At about 8:30 yesterday morning I took a bus to go to the Meijiang Convention Center in Tianjin, a large, modern complex of exhibition halls and meeting rooms, for the opening of the 14th annual China Manufacturing International Forum (MIF2017), whose theme is Constructing the New Ecosystem of Made in China 2025.
At the entrance to the convention center, I walked through a parallel formation of red-shirted conference workers who greeted attendees as they made their way into the building. Navigating through the already crowded lobby, I made my way to the second floor to attend a session called “Champions”, a kind of think tank meeting for a select group of conference attendees.
On the ride up the elevator, I was wondering why the MIF2017 organizers had scheduled the Champions session for three hours. In the U.S., the usual practice is to run these kinds of breakout sessions for 60 or 90 minutes. What would they do for three hours?
I got my answer a few minutes into the session. The challenge that was put before this group was coming up with ways that Chinese manufacturing companies can become global players. In a series of presentations, Chinese industry executives made clear that they want to reposition Chinese manufacturing in the eyes of the world from being a mass producer of products to a nation of truly global companies recognized for high-quality products and brands. This is one of the objectives of China’s state-sponsored Made in China 2025 program.
Improving quality and embracing digitization were themes that ran through the entire day, from the Champions session to a nearly five-hour general session. But the challenge of going global, attendees were told, are numerous, ranging from the need for Chinese manufacturing companies to devise appropriate strategies and operating structures to undertake globalization, to understanding cultural differences in other countries they want to do business in. A number of speakers also emphasized the importance of lean manufacturing in laying the foundation for digitization and concepts like smart manufacturing.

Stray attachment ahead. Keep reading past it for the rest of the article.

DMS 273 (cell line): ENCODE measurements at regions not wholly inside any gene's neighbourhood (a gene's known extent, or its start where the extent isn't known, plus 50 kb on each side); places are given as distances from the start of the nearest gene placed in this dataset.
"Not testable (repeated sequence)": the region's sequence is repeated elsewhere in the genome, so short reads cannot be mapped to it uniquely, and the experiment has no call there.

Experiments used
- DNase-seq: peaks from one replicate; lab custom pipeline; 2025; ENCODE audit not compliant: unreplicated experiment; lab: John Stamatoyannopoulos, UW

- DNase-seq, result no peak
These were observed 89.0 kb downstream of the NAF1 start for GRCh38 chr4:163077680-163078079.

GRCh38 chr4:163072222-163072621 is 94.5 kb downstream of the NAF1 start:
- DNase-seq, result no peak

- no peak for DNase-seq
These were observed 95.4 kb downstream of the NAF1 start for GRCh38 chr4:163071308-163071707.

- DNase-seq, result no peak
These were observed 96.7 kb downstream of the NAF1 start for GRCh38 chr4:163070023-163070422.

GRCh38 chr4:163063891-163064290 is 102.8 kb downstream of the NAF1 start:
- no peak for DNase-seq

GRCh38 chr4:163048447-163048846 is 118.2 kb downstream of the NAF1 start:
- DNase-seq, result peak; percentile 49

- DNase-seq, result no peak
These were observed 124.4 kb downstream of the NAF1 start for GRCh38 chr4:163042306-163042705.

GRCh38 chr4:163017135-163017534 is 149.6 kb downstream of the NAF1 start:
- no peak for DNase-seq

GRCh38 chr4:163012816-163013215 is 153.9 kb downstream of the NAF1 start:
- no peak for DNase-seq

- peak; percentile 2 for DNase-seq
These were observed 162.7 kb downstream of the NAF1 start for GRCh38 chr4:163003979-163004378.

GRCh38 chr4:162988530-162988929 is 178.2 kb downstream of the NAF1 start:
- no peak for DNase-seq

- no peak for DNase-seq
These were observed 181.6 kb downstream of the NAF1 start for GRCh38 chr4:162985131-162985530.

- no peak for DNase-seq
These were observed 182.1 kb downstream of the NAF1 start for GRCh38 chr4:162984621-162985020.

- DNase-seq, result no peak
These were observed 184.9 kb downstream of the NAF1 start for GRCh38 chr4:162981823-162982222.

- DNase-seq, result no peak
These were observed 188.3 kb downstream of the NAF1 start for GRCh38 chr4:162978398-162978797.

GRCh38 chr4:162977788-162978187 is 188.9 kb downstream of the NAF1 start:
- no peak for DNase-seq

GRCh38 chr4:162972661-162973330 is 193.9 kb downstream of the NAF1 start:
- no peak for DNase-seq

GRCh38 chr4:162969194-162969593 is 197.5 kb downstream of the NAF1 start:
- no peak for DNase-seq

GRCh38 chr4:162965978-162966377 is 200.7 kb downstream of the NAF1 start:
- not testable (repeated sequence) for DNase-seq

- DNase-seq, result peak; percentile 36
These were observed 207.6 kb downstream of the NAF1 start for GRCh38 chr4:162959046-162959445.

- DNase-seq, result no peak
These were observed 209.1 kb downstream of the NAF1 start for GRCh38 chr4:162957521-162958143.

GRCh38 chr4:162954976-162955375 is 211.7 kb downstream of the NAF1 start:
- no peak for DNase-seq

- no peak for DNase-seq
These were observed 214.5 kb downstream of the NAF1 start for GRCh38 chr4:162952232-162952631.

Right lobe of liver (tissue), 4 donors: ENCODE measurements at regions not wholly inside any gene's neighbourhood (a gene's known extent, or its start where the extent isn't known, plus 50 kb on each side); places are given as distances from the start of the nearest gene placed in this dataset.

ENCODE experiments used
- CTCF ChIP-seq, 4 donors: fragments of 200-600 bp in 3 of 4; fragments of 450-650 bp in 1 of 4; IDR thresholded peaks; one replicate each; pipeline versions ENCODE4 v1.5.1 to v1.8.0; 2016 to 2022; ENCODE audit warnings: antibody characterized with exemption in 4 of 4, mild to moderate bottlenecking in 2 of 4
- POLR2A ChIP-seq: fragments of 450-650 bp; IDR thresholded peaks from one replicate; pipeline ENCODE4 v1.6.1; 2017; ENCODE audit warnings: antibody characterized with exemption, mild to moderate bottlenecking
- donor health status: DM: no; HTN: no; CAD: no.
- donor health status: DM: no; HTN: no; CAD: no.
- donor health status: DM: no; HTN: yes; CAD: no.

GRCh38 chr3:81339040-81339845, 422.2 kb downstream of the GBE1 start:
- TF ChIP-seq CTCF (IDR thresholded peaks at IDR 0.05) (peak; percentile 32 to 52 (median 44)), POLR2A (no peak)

“Lean is the foundation for digital and digital is the foundation for globalization,” said one presenter.
Addressing the cultural aspects of going global, Chen Dayong, International Business System General Manager of CRRC Corporation Limited, a manufacturer of trains, told the story of how his company “localized” its presence in Springfield, MA, in part, by spending $8 million to renovate an historic manufacturing building in that town. “Be harmonious with customers,” he advised. “Enjoy happiness with the public.”
The transition to digitization, too, has many hurdles here in China, attendees were told, including a shortage of knowledge and expertise on the subject as well as a lack of hardware and software technology. “We may miss the opportunity to have the equipment for smart manufacturing,” one executive said during the conference’s general session.